Galaxy NGC 660

NGC 660
NGC 660: Image taken with 8.1 m Gemini telescope on Mauna Kea. © 2012 Gemini Observatory/AURA [291]


On 16 October 1784 William Herschel discovered a faint nebula which he cataloged as II 253 and noted: «Pretty bright, pretty large, extended brighter in the middle, resolvable.» [463] John Herschel included it in his «General Catalogue» of 1864 with the designation GC 390. [467]

Sir Robert Ball, an assistant of Lord Rosse at Birr Castle observed the nebula with the giant 72 inch telescope and described it as follows: «a fine neb of the character of the neb in Andromeda. Considerably bright, very large, extended E 37.1°, possibly curved and with details. Extended Nucleus which was suspected to be in two parts or have some peculiarity.» A later observation by Dreyer reads «Pretty bright, pretty large, much extended 41°. Looks like a brush, fades away gradually south-following, more sharply defined north-preceding. Condensation in north following end.» [364]

On 30 September 1890 American astronomer Lewis Swift discovered IC 148 using the 12 inch refractor is that at Lick Observatory. [277]

Physical Properties

NGC 660 is a polar ring, starburst galaxy. It has a highly inclined, severely tidally-disturbed disk which is surrounded by a gas-rich, polar ring. Mostly such a feature is prent in elliptical S0 group of galaxies. The disk is viewed close to edge-on with an inclination of 70° and is crossed by a prominent dust lane. The inclination of the ring varies from about 45°-55° with respect to the plane of the disk and is not truly polar. NGC 660 shows signs of an outflow of hot gas along its minor axis. Dust grains located ~2.5 kpc from the stellar disk contribute to this phenomenon. Polarization from scattering is observed away from the minor axis, suggesting possible displacement of grains from the stellar disk due to tidal forces during galactic collisions, likely involving a massive, metal-rich spiral galaxy. Also the presence of a warped disk and the ring is a sign that this galaxy had a collision in the past. [295]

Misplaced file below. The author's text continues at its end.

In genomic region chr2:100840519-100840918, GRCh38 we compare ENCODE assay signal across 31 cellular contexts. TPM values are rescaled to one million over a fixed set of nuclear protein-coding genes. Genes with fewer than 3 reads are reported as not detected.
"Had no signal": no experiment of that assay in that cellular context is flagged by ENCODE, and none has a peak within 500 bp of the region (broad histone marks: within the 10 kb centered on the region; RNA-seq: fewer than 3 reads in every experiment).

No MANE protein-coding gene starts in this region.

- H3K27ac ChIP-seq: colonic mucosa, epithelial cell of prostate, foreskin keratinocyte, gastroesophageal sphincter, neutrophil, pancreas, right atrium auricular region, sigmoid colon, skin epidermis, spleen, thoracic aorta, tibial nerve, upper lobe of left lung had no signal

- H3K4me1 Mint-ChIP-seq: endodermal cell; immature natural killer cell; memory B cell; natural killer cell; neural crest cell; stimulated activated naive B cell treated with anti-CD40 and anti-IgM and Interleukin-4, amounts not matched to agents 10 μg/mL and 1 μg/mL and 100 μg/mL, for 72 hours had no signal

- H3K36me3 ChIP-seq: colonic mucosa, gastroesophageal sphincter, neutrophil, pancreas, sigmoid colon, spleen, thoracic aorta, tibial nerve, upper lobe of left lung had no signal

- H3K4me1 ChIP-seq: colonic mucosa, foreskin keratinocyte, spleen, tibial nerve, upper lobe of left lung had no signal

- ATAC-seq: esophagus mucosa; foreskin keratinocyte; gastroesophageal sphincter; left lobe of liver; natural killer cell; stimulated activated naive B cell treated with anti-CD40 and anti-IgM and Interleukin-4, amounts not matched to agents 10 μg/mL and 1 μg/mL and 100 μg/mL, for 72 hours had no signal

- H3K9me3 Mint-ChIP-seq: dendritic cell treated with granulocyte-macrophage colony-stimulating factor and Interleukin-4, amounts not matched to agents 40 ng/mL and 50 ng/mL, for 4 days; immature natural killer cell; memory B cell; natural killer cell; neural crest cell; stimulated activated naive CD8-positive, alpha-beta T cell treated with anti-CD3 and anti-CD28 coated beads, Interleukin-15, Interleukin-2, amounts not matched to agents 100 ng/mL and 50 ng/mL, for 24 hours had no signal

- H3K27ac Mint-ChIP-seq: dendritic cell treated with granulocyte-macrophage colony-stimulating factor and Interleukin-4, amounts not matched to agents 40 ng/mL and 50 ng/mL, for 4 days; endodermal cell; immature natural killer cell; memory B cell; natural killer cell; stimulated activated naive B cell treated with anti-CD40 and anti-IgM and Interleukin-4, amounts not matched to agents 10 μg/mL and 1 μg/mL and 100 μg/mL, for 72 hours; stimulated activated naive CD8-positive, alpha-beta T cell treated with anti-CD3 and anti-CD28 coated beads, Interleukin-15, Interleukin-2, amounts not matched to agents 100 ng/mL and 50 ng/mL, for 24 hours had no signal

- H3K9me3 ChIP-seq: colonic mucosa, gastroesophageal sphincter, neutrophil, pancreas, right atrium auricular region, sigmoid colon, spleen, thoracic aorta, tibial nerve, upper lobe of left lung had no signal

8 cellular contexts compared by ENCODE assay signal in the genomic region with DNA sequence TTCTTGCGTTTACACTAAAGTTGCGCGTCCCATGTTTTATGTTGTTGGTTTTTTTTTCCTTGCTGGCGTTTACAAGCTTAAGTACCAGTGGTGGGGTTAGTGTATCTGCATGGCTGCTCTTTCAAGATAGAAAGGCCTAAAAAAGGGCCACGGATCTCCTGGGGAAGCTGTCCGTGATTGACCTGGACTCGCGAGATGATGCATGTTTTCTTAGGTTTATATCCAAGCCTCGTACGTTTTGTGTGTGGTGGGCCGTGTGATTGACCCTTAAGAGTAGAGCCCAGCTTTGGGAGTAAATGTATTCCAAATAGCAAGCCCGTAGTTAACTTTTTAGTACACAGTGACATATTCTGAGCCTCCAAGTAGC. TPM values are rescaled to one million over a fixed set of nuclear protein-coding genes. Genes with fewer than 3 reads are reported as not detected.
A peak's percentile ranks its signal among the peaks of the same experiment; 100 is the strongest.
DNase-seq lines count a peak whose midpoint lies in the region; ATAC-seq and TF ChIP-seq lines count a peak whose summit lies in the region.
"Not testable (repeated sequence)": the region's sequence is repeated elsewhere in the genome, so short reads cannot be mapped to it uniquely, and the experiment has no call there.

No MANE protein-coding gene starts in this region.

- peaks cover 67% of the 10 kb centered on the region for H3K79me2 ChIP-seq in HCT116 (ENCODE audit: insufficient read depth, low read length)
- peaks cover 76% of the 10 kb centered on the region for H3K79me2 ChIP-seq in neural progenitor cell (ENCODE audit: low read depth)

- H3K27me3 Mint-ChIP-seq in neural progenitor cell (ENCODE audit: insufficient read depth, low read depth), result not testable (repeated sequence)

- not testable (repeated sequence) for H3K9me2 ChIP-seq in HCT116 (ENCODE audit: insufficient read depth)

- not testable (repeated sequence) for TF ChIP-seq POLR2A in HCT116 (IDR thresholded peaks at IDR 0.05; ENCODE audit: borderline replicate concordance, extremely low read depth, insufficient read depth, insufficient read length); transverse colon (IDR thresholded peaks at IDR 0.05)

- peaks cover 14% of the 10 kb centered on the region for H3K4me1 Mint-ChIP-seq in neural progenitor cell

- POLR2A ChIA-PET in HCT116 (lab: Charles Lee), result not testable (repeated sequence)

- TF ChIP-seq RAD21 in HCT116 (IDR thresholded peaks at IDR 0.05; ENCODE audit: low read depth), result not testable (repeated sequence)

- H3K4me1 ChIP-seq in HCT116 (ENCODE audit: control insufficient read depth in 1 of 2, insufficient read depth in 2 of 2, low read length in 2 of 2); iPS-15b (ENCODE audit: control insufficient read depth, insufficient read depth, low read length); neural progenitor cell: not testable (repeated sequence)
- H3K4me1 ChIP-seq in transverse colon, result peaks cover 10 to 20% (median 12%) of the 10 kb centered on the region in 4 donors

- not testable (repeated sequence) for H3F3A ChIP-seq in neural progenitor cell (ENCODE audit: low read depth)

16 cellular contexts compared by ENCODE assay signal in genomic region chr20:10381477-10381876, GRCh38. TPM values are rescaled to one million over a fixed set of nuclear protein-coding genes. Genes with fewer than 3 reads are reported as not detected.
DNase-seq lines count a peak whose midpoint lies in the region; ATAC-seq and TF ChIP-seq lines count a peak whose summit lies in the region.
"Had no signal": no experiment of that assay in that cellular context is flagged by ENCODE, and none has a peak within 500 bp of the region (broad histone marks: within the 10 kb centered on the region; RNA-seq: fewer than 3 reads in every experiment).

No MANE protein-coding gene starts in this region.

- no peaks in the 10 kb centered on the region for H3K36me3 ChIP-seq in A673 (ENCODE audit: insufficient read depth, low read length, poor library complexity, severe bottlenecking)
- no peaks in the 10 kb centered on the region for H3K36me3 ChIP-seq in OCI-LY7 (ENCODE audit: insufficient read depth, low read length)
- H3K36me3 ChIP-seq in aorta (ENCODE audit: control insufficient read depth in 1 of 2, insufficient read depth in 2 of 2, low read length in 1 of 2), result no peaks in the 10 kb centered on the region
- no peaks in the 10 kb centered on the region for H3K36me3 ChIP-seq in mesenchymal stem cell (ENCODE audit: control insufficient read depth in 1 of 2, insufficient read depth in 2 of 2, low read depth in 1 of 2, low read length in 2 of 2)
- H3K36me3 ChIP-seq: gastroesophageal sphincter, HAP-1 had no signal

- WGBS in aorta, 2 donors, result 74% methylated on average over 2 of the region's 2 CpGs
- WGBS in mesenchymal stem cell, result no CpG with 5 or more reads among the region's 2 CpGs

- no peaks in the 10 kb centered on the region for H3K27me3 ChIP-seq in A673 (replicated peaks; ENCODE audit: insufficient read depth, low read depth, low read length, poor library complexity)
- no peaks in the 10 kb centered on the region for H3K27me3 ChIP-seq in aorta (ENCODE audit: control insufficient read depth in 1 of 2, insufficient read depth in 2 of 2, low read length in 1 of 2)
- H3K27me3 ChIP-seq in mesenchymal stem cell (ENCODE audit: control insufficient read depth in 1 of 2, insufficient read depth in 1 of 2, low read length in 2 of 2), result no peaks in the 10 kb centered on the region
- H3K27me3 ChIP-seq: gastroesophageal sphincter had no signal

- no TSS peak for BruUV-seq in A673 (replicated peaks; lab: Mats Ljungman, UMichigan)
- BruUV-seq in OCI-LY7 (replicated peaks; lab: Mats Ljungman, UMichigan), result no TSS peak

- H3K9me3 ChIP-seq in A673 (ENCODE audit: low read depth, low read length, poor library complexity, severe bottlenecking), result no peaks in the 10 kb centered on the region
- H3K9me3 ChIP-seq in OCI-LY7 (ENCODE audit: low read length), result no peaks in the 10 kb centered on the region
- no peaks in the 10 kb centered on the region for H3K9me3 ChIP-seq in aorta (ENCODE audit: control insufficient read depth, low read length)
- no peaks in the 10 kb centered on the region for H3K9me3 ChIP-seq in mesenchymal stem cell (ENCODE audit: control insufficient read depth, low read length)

Revised+Historic NGC/IC Version 22/9, © 2022 Dr. Wolfgang Steinicke [277]
Name RA Dec Type bMag vMag B-V SB Dim PA z D(z) MD Dreyer Description Identification, Remarks
NGC 660 01 43 01.8 +13 38 37 Gx (SBa/PRG) 12.0 11.2 0.8 14.5 8.3 × 3.2 170 0.002835 11.97 13.450 pB, pL, E, bM, r UGC 1201, MCG 2-5-13, CGCG 437-12, IRAS 01403+1323, PRC C-13
IC 148 01 42 26.9 +13 58 36 Gx (Irr) 13.5 12.8 0.7 14.0 3.5 × 1.1 50 0.002582 10.91 10.800 eeF, pS, v diffic, II. 253 sf UGC 1195, MCG 2-5-11, CGCG 437-10

Finder Chart

The galaxy NGC 660 is located in the constellation Pisces. The best time to observe is July to January, when it is highest at night.

Finder Chart Galaxy NGC 660
Galaxy NGC 660 in constellation Pisces. Charts created using SkySafari 6 Pro and STScI Digitized Sky Survey. Limiting magnitudes: Constellation chart ~6.5 mag, DSS2 close-ups ~20 mag. [149, 160]

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